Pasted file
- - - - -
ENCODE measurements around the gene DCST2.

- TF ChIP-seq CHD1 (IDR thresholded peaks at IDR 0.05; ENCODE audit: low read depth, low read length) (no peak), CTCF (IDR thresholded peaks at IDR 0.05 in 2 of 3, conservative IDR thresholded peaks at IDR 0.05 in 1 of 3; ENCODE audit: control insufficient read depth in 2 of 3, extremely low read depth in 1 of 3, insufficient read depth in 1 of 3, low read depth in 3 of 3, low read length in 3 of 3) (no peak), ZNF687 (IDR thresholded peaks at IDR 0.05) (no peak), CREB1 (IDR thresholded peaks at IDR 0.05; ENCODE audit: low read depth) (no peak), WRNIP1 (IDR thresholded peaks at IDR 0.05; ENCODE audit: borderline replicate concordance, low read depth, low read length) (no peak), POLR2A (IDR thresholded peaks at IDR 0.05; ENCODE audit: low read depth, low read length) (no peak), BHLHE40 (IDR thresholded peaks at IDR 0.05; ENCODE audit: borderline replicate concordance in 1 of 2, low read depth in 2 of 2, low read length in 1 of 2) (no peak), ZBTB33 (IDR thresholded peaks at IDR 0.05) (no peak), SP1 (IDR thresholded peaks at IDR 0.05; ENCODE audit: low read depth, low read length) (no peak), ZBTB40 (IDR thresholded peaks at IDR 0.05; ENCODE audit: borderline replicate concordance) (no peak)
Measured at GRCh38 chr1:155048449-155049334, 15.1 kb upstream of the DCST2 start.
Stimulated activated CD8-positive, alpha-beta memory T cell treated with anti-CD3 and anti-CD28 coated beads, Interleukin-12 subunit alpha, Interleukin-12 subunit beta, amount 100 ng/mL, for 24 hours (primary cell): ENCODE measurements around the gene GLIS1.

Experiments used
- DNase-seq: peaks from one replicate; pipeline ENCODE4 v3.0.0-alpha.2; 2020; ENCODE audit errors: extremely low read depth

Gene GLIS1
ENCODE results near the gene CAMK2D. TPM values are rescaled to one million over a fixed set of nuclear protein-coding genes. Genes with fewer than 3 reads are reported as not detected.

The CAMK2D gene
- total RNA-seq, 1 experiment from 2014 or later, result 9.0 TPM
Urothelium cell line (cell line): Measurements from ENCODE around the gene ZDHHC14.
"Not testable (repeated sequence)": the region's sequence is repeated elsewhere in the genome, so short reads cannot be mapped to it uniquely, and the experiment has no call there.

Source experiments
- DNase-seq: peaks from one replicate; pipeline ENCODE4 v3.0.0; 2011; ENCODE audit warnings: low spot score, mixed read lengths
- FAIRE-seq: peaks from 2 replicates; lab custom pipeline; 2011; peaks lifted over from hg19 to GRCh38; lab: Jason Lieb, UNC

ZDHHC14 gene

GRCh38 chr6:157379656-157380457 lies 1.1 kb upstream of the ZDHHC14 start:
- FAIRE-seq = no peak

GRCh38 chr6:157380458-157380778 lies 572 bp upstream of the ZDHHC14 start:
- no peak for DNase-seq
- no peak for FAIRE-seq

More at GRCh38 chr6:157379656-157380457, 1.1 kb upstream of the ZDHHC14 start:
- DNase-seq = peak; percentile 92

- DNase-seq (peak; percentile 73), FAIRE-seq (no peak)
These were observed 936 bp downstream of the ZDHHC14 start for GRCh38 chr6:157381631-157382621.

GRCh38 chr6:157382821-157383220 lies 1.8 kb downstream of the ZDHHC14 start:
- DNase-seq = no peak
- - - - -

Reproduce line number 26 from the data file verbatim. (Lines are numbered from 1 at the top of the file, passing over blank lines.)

GRCh38 chr6:157382821-157383220 lies 1.8 kb downstream of the ZDHHC14 start: